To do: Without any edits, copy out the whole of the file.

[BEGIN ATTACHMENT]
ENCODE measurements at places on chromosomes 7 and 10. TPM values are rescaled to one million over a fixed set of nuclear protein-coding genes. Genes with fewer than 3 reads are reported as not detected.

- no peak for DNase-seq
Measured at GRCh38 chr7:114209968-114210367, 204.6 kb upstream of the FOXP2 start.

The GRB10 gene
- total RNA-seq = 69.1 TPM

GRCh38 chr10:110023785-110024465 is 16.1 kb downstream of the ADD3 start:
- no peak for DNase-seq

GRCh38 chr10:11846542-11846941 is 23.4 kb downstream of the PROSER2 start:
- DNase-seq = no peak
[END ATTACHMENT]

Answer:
ENCODE measurements at places on chromosomes 7 and 10. TPM values are rescaled to one million over a fixed set of nuclear protein-coding genes. Genes with fewer than 3 reads are reported as not detected.

- no peak for DNase-seq
Measured at GRCh38 chr7:114209968-114210367, 204.6 kb upstream of the FOXP2 start.

The GRB10 gene
- total RNA-seq = 69.1 TPM

GRCh38 chr10:110023785-110024465 is 16.1 kb downstream of the ADD3 start:
- no peak for DNase-seq

GRCh38 chr10:11846542-11846941 is 23.4 kb downstream of the PROSER2 start:
- DNase-seq = no peak